[packagekit] running without a head via cron
mattdm at mattdm.org
Thu Mar 6 11:04:21 PST 2008
On Thu, Mar 06, 2008 at 05:21:51PM +0000, Richard Hughes wrote:
> On Wed, Mar 5, 2008 at 8:22 PM, Matthew Miller <mattdm at mattdm.org> wrote:
> > There's some significant advantages in having your controlling program (i.e.
> > that which gets run from cron) be something other than a shell script.
> Do you mean gets run from cron directly, or via a trivial shell helper
> (the thing in /etc/cron.daily)?
Well, if there's a shell helper there, something incredibly trivial. Like
"exec /usr/sbin/the-real-thing". :)
> > 1) Error handling. If something goes wrong, we want a different message
> > than for success -- different subject, different body, etc. Plus,
> > there's many different types of errors (network problems, repo
> > problems, local package db problems, etc.) which need different
> > responses.
> Sure, but can't most of those messages be encoded into the message
> body and a simple "Updates failed|Updates installed" be passed as the
> header on result of $?.
As long as $? gives meaningful different results. It's nice to distinguish
between transient errors, and between "Updates installed, with notes" and
regular "Updates installed" in the subject line.
> > 2) Dealing with network transiency. This is a big enough issue that I want
> > to highlight it separately from error handling in general. Network errors
> > may be temporary, in which case we don't want to send out too many
> > annoying messages, but we may want to log a warning if they go on for too
> > long.
> So you mean be able to keep retrying on error? That's not a bad idea
> to add to the existing pkcon tool also as we can trivially
> pk_client_requeue() on the PkClient object in the event of an error.
> In normal use something like --retry-count=3 might be a useful option
> to have. A patch to do that should be pretty easy for someone to cook
That's one level of it. The next level is: if we were unplugged from the
network for three hours, we probably don't want to complain. If we're
unplugged for a day, maybe we want to make a little bit of noise. If we're
unable to get updates for a week, we want to be louder about it. But at the
same time, we don't want to annoy people with a storm of messages.
> > 3) Formatting output. Generally, utilities designed for command-line use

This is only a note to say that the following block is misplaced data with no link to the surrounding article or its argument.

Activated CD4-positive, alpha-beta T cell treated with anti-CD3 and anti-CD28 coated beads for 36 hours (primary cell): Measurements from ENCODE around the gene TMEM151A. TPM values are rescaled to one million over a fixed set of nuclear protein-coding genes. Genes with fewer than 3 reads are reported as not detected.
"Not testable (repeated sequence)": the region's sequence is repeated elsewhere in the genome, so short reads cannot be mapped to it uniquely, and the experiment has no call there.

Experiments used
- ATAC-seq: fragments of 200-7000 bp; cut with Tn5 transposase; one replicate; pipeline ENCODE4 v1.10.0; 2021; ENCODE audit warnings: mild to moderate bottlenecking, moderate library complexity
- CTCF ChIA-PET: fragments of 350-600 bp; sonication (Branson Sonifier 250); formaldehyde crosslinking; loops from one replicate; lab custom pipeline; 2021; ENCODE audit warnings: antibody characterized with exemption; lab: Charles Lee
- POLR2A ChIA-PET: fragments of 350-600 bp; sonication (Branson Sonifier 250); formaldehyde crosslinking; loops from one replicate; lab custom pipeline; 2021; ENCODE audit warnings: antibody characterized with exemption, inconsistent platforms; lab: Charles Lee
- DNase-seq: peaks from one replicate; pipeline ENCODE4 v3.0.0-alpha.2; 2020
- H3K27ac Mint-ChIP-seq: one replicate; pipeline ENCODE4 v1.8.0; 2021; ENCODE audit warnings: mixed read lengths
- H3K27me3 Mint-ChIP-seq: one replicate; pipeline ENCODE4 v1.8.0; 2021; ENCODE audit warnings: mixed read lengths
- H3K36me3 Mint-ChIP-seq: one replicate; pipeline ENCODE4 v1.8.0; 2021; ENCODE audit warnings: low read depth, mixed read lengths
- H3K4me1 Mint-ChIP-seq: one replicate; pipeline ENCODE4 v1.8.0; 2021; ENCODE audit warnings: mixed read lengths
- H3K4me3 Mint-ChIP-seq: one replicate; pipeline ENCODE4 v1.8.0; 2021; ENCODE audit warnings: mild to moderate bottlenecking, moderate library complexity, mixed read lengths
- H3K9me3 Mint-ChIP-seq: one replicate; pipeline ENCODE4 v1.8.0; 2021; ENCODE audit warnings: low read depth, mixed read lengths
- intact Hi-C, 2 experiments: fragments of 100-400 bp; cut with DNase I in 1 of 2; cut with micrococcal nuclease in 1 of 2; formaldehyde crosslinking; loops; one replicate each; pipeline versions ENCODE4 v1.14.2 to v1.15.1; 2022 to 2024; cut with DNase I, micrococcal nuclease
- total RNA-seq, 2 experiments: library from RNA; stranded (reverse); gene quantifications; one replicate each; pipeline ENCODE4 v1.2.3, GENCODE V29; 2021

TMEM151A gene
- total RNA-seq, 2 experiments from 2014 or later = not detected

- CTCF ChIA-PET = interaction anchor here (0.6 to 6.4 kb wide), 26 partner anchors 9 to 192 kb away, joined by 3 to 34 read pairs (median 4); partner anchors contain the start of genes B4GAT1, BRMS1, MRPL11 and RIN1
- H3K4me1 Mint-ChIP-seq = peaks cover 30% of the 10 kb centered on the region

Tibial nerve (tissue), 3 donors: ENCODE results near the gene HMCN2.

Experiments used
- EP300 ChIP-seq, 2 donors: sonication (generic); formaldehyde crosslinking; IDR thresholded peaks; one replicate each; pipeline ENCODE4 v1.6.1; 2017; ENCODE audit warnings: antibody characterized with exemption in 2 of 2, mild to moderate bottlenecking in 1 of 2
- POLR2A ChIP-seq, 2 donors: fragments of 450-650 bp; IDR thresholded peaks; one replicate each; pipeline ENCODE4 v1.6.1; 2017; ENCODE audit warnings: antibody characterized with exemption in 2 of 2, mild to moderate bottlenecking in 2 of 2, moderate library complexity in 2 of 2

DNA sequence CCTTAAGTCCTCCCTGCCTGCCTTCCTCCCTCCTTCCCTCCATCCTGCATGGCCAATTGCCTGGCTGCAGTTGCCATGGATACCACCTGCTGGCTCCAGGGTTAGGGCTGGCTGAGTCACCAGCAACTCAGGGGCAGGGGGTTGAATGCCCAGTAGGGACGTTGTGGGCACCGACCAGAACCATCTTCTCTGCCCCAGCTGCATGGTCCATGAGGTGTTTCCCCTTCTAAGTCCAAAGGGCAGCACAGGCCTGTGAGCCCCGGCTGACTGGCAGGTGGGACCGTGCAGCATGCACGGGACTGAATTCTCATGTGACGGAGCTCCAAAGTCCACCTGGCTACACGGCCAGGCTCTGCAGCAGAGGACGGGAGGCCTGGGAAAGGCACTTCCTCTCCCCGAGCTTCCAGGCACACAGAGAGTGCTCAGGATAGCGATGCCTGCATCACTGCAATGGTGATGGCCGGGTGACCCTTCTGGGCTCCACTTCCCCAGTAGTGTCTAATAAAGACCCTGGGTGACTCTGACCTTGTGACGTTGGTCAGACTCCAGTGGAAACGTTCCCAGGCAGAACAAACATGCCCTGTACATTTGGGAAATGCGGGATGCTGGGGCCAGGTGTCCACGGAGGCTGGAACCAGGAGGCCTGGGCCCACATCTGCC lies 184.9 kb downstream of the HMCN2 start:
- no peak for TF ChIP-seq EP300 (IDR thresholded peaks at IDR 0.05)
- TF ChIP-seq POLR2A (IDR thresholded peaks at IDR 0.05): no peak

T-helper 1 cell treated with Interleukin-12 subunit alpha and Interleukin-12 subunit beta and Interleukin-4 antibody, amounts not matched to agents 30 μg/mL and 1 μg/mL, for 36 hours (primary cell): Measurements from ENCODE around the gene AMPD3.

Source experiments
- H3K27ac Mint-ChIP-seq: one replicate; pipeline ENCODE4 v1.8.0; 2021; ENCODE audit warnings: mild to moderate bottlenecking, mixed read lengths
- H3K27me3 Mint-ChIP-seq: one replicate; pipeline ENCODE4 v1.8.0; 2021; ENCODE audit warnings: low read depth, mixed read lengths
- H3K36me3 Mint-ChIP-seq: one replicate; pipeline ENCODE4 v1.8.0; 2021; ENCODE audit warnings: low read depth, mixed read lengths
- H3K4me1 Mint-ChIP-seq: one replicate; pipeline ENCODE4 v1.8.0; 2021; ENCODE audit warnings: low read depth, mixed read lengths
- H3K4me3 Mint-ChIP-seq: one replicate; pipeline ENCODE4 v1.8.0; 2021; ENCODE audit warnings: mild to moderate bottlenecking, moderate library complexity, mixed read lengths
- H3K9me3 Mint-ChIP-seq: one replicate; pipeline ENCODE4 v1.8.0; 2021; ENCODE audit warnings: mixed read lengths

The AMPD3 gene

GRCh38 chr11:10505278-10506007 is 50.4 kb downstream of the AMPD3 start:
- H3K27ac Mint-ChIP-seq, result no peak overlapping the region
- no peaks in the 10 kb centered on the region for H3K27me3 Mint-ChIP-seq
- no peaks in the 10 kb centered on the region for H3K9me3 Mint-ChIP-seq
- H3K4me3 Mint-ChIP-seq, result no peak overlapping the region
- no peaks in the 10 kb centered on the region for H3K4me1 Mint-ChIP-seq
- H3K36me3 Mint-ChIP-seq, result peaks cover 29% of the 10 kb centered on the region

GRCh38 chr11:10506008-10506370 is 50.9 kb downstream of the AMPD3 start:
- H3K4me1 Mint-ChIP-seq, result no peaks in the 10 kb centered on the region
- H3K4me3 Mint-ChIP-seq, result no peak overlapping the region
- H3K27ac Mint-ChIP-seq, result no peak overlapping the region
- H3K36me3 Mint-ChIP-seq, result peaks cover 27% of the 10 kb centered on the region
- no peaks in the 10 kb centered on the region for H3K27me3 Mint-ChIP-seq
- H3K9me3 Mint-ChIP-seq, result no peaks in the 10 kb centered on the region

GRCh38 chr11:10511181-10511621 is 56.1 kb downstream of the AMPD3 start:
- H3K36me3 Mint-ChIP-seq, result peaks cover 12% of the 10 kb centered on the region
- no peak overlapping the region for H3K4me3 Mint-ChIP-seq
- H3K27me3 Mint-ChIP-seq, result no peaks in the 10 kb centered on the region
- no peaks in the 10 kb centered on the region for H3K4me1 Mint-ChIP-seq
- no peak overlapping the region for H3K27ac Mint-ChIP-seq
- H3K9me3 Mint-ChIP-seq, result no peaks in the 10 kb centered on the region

> > don't have output that's idea for e-mail. And, we probably want to also
> > have the option of sending HTML mail. But for obvious curmudgeonly
> > sysadmin reasons this must be optional.
> I'm not sure HTML email is something I want to do - as soon as we
> cross that bridge we have to worry about styling and templates and
> stuff. Text emails are probably the way to go.
The problem is there's a lot of potentially useful data. Even packagename +
old version + new version is straining what one can fit on an 80-character
line. Origin repository is pretty vital too, although perhaps one can group
packages into lists per repo, making that a sub-header rather than a column.
Then there's security vs. bugfix and other metadata. And then all of the
possible error reporting. So, that complicated styling and templates come in
> > 4) Avoiding writing temporary files for mail output. Temporary files just
> > add a whole 'nuther category of potential failures. (What if updates are
> > broken because /var is full?)
> Well, I'm guessing var being full would cause a whole world of
> failures, not just from pkcon, but from PackageKit (which writes to a
> database in var for each new transaction). To be honest, I'm not sure
> what packagekitd does when var is full or unavailable, and would be
> useful for someone to give it a go with 0.1.9 and report back to the
Well, that's just one example. :)
> > 5) Creeping feature doom. It'd be nice to be able to set which repos
> > get updated automatically, which get only security updates, which get
> > only notification. Handling that in a shell script gets crazier and
> > crazier.
> PackageKit can't ask the backend to only update from certain repos, as
> that would imply it could do it's own dependancy resolution. You can
> however ask PackageKit to disable a repo, do the update then enable a
> repo -- I think that would do what you require.
Yep, that'd be fine. But adding stuff like that gets more and more
complicated in a shell script.
> > There's probably more. That's off the top of my head. :)
> Well, I appreaciate your feedback.
> > So, I think it's ideal to not call a designed-for-the-CLI frontend from a
> > shell script, but rather replace the shell script with a
> > designed-for-background program.
> Yes and no. We can make pkcon more shell-script friendly, for
> instance, not displaying the progress bars when not attached to a
> console. If we need to, we can break out new tools trivially and put
> them in contrib for optional building. The PkClient library makes
> writing such tools a ~20 lines-of-c job.
At this point, the python client library seems a bit more complicate than
Matthew Miller mattdm at mattdm.org <http://mattdm.org/>
Boston University Linux ------> <http://linux.bu.edu/>
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